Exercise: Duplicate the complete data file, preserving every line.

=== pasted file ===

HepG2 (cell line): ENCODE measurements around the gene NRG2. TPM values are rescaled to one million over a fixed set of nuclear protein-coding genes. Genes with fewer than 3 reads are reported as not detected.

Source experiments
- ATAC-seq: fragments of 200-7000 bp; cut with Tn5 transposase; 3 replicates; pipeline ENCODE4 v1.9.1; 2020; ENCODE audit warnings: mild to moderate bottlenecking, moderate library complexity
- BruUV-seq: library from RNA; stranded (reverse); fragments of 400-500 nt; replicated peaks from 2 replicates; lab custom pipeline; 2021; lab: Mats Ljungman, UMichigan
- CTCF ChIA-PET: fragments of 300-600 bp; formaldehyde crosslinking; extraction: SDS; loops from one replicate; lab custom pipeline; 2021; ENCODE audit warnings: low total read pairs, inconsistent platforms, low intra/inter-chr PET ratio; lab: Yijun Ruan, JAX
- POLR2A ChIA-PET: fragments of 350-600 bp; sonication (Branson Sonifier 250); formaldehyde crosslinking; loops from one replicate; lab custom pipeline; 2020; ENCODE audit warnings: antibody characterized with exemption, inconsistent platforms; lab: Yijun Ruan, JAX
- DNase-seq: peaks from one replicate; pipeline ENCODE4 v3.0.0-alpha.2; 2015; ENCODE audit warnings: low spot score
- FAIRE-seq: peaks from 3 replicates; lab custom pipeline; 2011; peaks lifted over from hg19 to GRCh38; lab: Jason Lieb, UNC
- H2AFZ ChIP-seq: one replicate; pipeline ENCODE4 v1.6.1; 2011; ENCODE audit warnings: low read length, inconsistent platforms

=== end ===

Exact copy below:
HepG2 (cell line): ENCODE measurements around the gene NRG2. TPM values are rescaled to one million over a fixed set of nuclear protein-coding genes. Genes with fewer than 3 reads are reported as not detected.

Source experiments
- ATAC-seq: fragments of 200-7000 bp; cut with Tn5 transposase; 3 replicates; pipeline ENCODE4 v1.9.1; 2020; ENCODE audit warnings: mild to moderate bottlenecking, moderate library complexity
- BruUV-seq: library from RNA; stranded (reverse); fragments of 400-500 nt; replicated peaks from 2 replicates; lab custom pipeline; 2021; lab: Mats Ljungman, UMichigan
- CTCF ChIA-PET: fragments of 300-600 bp; formaldehyde crosslinking; extraction: SDS; loops from one replicate; lab custom pipeline; 2021; ENCODE audit warnings: low total read pairs, inconsistent platforms, low intra/inter-chr PET ratio; lab: Yijun Ruan, JAX
- POLR2A ChIA-PET: fragments of 350-600 bp; sonication (Branson Sonifier 250); formaldehyde crosslinking; loops from one replicate; lab custom pipeline; 2020; ENCODE audit warnings: antibody characterized with exemption, inconsistent platforms; lab: Yijun Ruan, JAX
- DNase-seq: peaks from one replicate; pipeline ENCODE4 v3.0.0-alpha.2; 2015; ENCODE audit warnings: low spot score
- FAIRE-seq: peaks from 3 replicates; lab custom pipeline; 2011; peaks lifted over from hg19 to GRCh38; lab: Jason Lieb, UNC
- H2AFZ ChIP-seq: one replicate; pipeline ENCODE4 v1.6.1; 2011; ENCODE audit warnings: low read length, inconsistent platforms